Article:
On July 30, one of the most senior federal deputy heads retired. Ricard Dicerni first joined the federal public service in 1973 and later served in the Ontario government as a deputy minister. He enjoyed a spell in the private sector before returning to the federal public service as deputy minister of Industry Canada. On June 19, he spoke for the last time as deputy minister to the Industry, Science and Technology Parliamentary Committee.
Last week, I announced that I would be retiring from the public service. Thank you for permitting me to bid you farewell. This will be my 27th and final parliamentary committee appearance. Over the course of my six years as deputy minister of Industry, I have testified in front of seven different committees and 132 different parliamentarians. In this, my final testimony, I would like to share with you some thoughts which flow from my experiences over these years. My comments will also draw from my 40-year career, which has mostly been spent in the public sector. I would like to leave you with four final thoughts:
First, and I have said this privately many times, I have the utmost respect for elected officials. Canadians are fortunate that women and men like yourselves are prepared to make so many personal, family and financial sacrifices in order to put forth your views and values in the ultimate court of public opinion which is the House of Commons. The general public will never know the number of birthdays, hockey games, family trips that have been missed because you chose elected office. You make untold and unrecognized sacrifices. As a Canadian, I would like to express my thanks.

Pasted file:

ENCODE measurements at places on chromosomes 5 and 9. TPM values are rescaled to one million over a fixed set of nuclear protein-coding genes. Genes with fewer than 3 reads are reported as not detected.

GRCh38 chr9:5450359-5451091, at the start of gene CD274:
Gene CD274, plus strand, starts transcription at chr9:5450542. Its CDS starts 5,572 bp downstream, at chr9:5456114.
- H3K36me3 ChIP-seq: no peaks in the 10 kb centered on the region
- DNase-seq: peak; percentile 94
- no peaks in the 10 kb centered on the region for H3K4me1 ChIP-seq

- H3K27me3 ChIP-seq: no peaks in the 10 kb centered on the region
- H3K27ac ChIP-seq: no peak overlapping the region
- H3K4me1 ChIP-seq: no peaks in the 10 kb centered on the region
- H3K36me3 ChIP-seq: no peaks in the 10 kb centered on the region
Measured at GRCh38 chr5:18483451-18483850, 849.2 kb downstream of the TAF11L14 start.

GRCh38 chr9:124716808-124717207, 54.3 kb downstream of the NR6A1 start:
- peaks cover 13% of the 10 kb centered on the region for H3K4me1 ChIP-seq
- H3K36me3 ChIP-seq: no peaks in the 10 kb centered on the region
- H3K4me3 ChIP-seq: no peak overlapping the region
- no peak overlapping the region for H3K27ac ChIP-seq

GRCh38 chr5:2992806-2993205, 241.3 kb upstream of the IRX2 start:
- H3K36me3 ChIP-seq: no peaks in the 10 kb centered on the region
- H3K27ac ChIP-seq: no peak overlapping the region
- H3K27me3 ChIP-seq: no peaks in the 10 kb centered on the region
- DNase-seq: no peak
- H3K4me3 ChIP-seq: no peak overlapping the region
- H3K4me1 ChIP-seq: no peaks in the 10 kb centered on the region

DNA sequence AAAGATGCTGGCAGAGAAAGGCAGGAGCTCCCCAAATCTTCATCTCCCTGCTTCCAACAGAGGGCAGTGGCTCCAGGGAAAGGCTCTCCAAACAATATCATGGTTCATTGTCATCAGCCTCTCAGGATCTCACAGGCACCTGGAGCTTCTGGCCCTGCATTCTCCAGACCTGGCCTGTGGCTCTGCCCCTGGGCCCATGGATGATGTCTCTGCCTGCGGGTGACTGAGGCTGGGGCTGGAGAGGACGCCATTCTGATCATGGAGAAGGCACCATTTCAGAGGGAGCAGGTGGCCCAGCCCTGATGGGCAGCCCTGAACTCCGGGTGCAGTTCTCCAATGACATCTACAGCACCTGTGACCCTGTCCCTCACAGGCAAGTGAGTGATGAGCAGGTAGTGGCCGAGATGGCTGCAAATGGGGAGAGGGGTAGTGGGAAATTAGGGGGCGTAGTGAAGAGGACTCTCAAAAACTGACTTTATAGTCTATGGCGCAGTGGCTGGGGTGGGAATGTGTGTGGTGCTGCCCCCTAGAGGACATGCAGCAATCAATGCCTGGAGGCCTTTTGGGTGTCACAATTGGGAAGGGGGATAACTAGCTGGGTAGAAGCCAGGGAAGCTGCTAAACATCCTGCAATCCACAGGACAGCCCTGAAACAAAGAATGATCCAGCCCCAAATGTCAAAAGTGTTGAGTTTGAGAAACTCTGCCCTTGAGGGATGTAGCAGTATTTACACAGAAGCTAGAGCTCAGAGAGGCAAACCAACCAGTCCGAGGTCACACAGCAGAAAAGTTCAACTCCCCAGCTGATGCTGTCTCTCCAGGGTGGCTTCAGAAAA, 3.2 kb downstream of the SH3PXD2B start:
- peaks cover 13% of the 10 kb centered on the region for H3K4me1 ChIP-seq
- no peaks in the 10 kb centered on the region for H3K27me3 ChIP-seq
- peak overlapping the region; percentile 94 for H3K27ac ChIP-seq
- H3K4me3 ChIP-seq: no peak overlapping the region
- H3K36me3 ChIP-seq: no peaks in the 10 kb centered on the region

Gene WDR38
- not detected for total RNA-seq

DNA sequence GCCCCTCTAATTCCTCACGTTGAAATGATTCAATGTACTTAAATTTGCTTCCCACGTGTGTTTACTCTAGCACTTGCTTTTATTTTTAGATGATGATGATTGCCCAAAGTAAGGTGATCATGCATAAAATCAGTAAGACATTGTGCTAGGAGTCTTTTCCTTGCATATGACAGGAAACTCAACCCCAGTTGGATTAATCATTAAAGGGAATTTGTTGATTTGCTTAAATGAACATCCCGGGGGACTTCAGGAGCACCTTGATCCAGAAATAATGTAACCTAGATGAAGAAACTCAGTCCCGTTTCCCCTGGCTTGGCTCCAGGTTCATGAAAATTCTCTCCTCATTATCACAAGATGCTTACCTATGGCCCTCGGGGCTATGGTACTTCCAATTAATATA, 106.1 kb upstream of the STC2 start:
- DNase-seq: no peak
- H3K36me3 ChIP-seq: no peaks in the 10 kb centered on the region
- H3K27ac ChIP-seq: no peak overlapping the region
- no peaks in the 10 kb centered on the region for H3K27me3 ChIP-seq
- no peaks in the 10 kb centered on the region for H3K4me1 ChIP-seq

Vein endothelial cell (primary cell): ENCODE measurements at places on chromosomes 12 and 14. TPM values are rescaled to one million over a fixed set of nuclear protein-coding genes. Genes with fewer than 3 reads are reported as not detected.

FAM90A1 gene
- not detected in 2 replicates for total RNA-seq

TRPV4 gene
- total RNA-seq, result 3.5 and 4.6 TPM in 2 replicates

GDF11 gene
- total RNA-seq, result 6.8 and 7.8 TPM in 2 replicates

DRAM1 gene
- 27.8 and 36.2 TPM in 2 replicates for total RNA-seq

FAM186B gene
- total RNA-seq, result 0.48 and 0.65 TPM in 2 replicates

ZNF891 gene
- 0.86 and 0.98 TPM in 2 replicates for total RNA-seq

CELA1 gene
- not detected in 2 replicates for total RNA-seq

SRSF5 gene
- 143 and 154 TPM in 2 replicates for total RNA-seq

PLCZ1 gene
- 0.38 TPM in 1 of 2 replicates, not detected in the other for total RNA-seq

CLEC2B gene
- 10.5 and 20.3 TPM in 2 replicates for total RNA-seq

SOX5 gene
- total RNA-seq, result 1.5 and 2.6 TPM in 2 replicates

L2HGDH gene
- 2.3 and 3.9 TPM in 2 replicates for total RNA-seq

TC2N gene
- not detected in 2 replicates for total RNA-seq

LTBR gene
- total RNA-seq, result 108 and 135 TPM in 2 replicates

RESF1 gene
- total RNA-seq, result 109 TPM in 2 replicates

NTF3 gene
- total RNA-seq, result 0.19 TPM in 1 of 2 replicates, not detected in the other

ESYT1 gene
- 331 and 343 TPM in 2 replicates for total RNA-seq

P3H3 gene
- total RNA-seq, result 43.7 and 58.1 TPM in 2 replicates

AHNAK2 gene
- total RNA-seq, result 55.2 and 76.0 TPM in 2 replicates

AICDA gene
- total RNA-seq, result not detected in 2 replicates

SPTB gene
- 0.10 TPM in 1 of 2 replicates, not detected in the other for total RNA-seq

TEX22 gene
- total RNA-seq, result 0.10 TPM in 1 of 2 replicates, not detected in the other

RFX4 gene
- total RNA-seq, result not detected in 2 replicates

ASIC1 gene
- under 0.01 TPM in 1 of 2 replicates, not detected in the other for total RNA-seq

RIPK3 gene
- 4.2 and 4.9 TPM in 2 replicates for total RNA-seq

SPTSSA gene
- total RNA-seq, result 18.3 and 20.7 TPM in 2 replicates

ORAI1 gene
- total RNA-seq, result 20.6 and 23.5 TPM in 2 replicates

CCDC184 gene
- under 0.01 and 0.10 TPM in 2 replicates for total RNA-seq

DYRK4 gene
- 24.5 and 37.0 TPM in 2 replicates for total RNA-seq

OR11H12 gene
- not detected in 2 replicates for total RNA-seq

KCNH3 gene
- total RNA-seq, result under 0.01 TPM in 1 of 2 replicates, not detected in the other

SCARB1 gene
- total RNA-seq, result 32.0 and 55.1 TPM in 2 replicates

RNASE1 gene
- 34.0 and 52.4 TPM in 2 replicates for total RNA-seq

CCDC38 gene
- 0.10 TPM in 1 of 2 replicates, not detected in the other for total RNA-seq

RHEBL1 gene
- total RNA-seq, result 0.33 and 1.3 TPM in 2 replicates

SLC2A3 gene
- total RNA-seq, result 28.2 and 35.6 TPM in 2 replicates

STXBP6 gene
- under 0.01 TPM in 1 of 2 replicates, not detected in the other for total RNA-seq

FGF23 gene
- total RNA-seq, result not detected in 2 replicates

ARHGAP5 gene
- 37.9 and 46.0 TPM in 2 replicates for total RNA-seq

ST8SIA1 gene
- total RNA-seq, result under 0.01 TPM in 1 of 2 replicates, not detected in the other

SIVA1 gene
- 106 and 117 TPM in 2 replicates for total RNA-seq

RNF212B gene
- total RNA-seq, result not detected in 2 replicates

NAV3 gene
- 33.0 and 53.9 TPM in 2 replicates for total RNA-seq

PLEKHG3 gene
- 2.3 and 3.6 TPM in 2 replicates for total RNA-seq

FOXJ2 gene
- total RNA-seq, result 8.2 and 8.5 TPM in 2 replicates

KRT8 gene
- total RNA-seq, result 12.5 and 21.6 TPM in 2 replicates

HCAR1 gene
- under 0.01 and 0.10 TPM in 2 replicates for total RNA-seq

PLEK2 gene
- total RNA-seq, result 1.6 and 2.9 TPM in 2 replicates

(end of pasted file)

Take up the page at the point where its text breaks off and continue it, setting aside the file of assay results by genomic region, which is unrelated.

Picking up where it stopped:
Deputy ministers are a diverse lot. We come in all sizes and shapes, men and women, francophones and anglophones, maritimers and westerners. In doing our job, we provide advice on policy issues, we deliver programs, we administer legislative mandates, we provide stewardship to large organizations. There is, however, one characteristic that is common to all deputy ministers: we are serially monogamous in our loyalty to the government of the day. We are not partisan yet we are respectful defenders of the government. We do so because that is also part of our job.
In that context, if over the years some of my answers to your questions, or for that matter answers in other fora from other deputies, have been found wanting or unclear, I would ask for your understanding. More often than not, the flaws in the answers probably reflect the challenges inherent in walking that fine line between being loyal to the minister and government we serve and being responsive to the needs of parliamentarians.
Sometimes I have appeared in front of committees with the minister; sometimes without the minister. I would say that the appearances which fall in the latter category were a bit of a mixed blessing. On one hand, it gave me an opportunity to speak about and explain the activities and achievements of my department. And since I never give speeches or interviews, this was a good place to discuss the work of the men and women of Industry Canada. On the other hand, these circumstances created a mild sense of unease because it is an uneven playing field. The vocabulary available to public servants to respond to questions from parliamentarians is quite a bit narrower than the vocabulary available to the questioners. Moreover the range of emotions that we can demonstrate tends to be more restrained.
I have always been treated with the utmost respect in this committee. This unfortunately has not always been the case in other places with other individuals. In that regard, I would encourage you to continue for my successor this high degree of civility and mutual respect in your proceedings.
It’s a fine department and I am proud to have been able to provide stewardship to the women and men who call Industry Canada their workplace home. Over the past six years much has been accomplished: the S&T strategy, the auto restructuring assistance, the Knowledge Infrastructure Program, the auction of spectrum, to name a few. Much however remains to be done. Fortunately, the department is staffed with very competent, diligent and professional individuals who are up to the task. I would like to close my remarks by publicly thanking them for their support. It has been a privilege and a pleasure to be their deputy minister.
Thank you again for having granted me this privilege. Merci et à la prochaine.